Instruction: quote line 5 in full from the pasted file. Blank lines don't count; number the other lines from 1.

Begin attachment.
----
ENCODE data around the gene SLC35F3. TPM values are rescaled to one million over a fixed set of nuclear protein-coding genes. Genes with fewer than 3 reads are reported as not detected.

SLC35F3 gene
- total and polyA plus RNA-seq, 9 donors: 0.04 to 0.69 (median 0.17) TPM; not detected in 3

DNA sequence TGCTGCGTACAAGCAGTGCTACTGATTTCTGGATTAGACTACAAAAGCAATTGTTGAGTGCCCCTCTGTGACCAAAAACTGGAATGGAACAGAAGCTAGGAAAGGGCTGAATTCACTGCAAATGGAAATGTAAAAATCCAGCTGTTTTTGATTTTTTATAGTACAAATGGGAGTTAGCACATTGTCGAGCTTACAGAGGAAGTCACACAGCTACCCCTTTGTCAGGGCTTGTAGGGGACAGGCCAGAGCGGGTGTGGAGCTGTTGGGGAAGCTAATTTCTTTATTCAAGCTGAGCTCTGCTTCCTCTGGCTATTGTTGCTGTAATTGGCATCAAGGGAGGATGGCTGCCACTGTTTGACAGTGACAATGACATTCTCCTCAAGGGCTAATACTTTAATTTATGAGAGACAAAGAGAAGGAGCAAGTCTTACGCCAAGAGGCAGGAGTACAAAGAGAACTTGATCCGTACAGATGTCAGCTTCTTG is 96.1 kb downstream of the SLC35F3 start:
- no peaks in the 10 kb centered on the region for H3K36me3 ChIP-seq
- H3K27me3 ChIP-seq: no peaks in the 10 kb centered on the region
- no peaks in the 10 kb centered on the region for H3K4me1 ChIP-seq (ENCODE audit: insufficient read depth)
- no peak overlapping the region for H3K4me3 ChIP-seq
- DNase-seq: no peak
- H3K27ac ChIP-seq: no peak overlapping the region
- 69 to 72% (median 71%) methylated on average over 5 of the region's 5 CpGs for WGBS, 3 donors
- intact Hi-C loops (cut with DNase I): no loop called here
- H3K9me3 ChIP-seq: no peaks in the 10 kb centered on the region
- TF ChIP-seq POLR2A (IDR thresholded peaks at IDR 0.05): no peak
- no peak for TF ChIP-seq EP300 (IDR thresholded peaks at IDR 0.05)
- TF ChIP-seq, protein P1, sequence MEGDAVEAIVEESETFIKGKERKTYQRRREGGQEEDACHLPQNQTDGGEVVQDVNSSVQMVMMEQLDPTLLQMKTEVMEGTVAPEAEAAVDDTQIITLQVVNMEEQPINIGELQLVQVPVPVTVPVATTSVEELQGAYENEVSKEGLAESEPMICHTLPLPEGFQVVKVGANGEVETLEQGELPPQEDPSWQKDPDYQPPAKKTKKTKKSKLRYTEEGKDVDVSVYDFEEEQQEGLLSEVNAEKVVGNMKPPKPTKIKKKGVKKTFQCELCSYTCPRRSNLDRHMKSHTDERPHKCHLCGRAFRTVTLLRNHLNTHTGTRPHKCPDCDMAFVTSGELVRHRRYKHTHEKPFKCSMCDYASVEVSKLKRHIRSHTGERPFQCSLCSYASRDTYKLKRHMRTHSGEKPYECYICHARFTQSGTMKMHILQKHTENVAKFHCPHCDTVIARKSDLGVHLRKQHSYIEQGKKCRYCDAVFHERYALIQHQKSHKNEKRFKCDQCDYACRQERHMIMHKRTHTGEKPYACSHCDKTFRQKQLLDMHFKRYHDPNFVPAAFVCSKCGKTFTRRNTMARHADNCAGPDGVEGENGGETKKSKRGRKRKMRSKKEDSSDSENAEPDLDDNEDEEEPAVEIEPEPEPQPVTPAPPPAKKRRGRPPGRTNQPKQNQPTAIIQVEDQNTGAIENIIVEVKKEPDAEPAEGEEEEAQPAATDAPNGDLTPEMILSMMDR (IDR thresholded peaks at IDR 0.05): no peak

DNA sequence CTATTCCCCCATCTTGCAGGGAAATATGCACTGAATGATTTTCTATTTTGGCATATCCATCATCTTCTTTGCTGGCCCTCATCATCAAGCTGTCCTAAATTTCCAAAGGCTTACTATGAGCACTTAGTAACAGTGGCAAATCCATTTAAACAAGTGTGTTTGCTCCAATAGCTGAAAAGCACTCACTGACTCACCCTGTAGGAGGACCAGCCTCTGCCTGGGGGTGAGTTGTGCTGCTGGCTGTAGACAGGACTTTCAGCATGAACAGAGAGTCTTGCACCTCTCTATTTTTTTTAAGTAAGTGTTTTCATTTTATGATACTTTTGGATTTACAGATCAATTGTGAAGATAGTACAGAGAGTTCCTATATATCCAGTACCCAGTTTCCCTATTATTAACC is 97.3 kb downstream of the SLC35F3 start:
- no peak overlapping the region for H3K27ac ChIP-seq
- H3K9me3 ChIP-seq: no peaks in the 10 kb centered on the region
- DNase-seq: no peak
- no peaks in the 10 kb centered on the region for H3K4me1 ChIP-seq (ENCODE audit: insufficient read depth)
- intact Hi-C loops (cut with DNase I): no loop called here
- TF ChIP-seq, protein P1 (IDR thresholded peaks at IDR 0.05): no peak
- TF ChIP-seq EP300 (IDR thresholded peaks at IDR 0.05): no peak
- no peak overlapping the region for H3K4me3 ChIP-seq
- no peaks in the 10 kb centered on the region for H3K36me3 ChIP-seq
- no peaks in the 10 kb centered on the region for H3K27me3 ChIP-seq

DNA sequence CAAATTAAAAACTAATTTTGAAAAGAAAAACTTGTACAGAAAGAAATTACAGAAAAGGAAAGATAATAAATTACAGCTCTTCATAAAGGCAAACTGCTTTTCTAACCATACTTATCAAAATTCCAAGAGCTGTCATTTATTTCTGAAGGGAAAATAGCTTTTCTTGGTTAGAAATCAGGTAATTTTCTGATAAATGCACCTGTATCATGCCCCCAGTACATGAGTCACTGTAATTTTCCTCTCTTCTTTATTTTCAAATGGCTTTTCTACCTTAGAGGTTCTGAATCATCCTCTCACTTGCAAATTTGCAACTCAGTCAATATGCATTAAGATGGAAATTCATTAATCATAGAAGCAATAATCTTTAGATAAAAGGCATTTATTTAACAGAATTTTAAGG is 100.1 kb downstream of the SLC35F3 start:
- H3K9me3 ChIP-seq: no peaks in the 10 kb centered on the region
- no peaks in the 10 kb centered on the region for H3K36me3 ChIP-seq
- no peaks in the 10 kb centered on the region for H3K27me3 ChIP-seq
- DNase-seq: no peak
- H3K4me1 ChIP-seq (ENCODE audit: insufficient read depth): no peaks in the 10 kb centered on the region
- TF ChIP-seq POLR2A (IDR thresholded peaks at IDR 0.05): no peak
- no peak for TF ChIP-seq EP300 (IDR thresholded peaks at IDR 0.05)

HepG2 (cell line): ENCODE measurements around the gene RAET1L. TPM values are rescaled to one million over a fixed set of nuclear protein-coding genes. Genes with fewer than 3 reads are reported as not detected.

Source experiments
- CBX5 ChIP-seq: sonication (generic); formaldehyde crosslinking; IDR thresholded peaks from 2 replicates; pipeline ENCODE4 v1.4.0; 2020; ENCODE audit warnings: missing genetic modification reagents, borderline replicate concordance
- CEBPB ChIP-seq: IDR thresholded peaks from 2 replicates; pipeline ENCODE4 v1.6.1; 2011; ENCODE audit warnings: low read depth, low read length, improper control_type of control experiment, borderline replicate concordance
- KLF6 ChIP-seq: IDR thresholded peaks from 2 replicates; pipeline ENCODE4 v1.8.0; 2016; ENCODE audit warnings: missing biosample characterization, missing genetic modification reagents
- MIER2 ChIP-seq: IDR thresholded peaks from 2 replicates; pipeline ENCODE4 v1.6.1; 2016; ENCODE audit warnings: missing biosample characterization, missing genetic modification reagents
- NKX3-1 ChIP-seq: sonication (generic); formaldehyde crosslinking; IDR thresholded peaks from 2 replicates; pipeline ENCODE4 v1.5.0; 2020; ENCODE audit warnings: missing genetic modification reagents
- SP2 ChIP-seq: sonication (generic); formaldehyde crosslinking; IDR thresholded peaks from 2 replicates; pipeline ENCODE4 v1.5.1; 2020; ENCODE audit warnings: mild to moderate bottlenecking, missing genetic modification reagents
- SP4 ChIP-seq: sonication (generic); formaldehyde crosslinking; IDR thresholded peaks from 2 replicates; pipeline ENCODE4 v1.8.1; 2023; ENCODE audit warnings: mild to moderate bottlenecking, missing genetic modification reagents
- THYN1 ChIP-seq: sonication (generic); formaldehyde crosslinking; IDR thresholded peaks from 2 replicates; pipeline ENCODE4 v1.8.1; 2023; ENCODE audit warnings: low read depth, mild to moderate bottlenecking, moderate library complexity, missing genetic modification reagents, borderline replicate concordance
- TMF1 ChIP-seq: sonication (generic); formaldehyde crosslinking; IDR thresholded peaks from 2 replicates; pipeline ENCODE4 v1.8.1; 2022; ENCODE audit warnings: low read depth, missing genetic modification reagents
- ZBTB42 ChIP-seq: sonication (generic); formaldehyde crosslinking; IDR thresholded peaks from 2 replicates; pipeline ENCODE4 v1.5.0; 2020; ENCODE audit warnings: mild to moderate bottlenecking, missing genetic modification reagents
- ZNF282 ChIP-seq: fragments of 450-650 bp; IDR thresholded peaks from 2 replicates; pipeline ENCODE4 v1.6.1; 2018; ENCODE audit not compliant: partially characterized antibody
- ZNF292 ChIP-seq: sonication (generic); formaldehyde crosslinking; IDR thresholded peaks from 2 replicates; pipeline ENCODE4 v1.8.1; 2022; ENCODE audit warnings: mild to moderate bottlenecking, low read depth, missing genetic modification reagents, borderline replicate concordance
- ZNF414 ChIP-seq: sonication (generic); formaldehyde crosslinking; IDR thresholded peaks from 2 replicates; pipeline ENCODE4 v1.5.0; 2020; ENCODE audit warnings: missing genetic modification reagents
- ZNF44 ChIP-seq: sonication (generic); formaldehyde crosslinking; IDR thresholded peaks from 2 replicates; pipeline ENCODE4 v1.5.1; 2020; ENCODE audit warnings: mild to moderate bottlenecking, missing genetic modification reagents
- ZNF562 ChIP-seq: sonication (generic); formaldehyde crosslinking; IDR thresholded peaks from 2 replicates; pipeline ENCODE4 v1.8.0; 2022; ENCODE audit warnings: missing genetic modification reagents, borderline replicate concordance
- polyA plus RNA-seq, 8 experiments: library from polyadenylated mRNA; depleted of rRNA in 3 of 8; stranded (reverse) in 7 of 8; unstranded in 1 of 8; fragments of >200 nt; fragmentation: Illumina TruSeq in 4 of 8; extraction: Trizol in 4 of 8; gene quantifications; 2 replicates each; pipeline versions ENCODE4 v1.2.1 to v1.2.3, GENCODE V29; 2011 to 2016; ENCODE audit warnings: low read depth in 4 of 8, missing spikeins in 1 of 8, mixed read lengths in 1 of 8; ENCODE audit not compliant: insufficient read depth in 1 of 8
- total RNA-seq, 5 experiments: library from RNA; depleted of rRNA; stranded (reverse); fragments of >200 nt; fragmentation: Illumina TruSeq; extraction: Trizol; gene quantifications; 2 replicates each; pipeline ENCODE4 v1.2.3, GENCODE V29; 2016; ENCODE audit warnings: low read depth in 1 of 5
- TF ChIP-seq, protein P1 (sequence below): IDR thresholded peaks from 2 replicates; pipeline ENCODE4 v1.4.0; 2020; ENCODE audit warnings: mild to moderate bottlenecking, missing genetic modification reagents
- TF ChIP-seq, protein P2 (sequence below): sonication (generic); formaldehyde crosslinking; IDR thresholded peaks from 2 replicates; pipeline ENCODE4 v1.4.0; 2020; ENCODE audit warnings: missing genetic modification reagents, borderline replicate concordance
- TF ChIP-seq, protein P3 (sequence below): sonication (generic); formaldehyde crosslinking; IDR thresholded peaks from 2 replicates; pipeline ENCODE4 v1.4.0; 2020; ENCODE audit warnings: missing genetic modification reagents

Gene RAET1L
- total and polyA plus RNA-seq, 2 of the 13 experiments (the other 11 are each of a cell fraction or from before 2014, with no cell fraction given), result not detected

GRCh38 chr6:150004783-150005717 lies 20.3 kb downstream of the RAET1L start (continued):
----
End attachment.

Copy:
- no peaks in the 10 kb centered on the region for H3K36me3 ChIP-seq